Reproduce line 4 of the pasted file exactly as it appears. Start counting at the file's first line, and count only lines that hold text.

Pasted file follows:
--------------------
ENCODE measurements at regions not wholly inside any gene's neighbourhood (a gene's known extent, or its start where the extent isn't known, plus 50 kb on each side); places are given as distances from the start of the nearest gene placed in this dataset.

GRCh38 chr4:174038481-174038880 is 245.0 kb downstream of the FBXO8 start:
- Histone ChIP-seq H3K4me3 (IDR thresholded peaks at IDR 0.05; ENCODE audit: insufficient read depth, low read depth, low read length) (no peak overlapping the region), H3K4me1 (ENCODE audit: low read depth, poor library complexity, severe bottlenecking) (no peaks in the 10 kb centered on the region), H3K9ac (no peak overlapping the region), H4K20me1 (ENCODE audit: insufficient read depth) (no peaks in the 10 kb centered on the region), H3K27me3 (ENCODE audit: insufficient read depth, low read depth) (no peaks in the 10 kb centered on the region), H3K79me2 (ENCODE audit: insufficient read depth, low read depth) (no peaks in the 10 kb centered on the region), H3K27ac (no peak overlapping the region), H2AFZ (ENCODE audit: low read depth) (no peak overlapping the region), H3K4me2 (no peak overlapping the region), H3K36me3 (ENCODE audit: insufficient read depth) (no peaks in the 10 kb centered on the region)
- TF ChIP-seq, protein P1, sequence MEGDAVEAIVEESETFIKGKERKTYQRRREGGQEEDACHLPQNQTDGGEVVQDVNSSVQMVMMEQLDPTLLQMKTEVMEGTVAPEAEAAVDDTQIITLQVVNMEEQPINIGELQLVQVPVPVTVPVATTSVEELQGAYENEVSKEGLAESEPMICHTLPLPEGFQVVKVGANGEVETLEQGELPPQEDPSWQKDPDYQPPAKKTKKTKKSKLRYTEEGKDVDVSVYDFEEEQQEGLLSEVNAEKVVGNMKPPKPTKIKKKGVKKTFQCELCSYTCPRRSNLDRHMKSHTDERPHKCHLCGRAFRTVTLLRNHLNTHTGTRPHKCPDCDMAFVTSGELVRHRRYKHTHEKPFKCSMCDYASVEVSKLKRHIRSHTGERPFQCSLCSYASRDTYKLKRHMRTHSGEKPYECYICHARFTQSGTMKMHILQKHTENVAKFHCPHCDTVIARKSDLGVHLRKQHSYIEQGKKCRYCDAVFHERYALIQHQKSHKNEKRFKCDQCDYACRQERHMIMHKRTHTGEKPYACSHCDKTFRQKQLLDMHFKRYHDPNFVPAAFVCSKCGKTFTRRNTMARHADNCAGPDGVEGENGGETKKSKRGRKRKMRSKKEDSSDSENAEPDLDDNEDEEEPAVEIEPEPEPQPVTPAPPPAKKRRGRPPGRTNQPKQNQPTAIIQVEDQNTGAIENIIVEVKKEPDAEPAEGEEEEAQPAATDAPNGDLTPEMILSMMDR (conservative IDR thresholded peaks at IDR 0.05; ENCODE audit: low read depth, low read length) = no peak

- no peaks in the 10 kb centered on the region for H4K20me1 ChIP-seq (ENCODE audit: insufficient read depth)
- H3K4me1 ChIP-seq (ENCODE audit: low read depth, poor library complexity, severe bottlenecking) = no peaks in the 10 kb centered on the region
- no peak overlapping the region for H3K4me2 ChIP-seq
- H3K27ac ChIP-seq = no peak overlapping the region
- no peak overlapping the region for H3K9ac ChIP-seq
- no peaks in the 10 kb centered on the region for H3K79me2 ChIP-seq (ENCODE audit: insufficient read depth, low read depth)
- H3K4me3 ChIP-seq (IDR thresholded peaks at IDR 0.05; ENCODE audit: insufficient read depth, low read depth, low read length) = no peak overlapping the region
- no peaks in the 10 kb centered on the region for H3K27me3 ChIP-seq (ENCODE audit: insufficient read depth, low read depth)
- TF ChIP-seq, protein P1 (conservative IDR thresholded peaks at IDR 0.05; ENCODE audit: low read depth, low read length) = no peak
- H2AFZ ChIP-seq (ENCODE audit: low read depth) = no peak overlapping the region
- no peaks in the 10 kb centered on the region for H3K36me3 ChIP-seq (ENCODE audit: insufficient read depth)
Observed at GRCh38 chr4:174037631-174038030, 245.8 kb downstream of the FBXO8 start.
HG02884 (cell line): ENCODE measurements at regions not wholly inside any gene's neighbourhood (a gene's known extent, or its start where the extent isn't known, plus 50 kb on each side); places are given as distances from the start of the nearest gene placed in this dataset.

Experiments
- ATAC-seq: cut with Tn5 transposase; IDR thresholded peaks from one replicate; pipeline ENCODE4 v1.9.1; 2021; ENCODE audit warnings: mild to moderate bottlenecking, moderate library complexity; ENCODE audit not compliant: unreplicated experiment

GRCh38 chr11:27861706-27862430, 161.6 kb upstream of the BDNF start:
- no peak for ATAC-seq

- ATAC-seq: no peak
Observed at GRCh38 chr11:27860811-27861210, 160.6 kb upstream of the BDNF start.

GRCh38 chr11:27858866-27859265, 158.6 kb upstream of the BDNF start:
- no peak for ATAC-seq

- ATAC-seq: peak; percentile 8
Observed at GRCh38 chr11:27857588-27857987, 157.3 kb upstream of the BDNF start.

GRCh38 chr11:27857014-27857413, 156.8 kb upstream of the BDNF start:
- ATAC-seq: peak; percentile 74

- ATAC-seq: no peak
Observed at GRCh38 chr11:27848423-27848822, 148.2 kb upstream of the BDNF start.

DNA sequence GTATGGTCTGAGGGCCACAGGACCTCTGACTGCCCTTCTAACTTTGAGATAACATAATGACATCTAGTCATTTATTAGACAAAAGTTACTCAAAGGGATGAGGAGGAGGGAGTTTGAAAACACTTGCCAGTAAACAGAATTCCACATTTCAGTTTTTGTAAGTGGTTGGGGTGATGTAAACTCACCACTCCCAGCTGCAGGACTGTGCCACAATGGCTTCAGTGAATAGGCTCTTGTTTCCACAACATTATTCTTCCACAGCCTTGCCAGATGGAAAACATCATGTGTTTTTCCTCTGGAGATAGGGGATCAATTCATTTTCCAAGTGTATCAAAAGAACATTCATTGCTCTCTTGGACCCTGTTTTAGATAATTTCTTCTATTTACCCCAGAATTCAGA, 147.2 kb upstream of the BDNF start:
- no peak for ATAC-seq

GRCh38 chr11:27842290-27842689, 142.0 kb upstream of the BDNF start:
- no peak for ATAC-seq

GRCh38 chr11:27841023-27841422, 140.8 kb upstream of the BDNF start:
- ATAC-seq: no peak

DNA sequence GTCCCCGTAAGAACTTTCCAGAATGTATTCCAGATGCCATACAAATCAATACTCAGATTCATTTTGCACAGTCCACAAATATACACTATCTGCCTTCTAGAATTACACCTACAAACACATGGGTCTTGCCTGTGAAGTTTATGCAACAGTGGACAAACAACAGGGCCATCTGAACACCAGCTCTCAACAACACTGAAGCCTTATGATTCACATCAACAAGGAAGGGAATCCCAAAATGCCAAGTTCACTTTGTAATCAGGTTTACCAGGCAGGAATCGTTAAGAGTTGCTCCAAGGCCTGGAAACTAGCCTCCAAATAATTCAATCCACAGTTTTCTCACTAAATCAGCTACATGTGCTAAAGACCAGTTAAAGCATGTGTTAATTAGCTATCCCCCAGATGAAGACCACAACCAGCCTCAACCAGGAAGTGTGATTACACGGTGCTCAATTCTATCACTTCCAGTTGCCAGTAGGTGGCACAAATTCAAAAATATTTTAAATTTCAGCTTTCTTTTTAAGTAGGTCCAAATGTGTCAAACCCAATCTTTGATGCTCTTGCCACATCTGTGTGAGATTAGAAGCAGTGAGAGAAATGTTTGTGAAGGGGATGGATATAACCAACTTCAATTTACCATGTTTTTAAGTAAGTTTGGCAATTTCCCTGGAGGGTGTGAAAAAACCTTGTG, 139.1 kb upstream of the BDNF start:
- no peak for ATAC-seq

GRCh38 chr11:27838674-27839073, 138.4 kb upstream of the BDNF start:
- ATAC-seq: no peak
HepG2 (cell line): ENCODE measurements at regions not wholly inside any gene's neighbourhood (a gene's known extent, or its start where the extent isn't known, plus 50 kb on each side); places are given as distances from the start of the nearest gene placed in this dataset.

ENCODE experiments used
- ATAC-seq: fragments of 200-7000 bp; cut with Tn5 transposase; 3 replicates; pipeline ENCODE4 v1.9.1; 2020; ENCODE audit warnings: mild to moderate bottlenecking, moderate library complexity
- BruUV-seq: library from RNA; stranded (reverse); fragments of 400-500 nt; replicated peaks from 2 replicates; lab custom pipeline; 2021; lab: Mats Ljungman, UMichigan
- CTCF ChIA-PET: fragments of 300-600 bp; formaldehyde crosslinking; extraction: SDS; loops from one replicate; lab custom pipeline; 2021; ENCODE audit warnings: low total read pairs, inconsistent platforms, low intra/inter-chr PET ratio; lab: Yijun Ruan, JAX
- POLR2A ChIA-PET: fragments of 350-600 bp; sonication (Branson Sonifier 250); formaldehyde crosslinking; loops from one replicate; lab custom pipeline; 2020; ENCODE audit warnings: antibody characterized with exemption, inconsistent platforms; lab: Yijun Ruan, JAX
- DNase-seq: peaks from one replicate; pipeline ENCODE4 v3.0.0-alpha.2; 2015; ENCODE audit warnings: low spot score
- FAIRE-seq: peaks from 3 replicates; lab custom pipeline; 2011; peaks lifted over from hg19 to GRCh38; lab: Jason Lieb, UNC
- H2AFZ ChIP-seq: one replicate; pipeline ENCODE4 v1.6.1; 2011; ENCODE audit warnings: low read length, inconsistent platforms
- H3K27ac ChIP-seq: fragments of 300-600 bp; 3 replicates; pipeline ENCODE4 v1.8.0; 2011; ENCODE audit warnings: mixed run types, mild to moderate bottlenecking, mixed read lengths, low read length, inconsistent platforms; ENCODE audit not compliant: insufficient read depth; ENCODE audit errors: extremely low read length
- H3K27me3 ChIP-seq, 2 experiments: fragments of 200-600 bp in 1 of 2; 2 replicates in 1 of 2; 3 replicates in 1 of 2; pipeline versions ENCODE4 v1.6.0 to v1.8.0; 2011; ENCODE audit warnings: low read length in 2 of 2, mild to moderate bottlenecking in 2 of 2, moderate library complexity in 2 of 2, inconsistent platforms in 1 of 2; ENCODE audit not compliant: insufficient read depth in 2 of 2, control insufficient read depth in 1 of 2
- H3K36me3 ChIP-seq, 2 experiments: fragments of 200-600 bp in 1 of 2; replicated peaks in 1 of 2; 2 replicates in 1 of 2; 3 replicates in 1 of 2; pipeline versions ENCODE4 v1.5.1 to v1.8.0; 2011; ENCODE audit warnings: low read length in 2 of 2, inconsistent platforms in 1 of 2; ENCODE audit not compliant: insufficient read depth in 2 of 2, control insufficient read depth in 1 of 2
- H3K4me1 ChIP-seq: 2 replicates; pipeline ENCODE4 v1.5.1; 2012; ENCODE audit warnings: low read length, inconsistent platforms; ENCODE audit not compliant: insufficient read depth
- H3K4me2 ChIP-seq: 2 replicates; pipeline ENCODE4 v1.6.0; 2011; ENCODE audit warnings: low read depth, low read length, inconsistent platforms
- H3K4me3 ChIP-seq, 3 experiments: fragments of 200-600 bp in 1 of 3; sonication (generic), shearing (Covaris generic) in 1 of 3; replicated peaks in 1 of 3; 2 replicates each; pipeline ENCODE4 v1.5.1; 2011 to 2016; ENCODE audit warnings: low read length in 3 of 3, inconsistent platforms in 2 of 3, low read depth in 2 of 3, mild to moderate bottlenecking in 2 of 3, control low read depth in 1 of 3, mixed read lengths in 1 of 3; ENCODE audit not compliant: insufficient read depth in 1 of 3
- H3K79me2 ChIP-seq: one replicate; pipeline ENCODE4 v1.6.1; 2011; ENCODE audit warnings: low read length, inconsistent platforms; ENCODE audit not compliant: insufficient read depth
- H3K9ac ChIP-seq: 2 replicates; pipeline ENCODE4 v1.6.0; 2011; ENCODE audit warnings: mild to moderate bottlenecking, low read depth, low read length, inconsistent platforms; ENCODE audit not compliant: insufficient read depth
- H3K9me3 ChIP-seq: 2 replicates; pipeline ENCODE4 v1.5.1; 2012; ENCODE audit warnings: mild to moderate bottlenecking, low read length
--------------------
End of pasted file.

- TF ChIP-seq, protein P1, sequence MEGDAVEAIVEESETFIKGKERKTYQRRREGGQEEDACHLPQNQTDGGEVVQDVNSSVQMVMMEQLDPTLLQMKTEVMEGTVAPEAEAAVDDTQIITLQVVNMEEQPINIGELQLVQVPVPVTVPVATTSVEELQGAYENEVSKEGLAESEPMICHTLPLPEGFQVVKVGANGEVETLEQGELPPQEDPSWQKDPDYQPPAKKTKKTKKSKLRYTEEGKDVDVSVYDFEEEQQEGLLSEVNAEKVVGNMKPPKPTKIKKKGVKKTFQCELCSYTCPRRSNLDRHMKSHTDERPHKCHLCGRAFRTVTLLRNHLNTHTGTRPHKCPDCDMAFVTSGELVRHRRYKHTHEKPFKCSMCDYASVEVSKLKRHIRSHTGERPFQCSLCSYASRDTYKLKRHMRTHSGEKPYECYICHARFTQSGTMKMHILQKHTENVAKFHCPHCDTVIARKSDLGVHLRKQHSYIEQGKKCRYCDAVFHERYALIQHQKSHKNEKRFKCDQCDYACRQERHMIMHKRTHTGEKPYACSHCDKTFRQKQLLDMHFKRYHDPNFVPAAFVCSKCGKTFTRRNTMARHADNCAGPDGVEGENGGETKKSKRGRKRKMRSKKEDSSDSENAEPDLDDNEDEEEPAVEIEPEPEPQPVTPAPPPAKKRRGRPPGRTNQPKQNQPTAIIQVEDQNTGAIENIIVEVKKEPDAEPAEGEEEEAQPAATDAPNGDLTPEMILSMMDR (conservative IDR thresholded peaks at IDR 0.05; ENCODE audit: low read depth, low read length) = no peak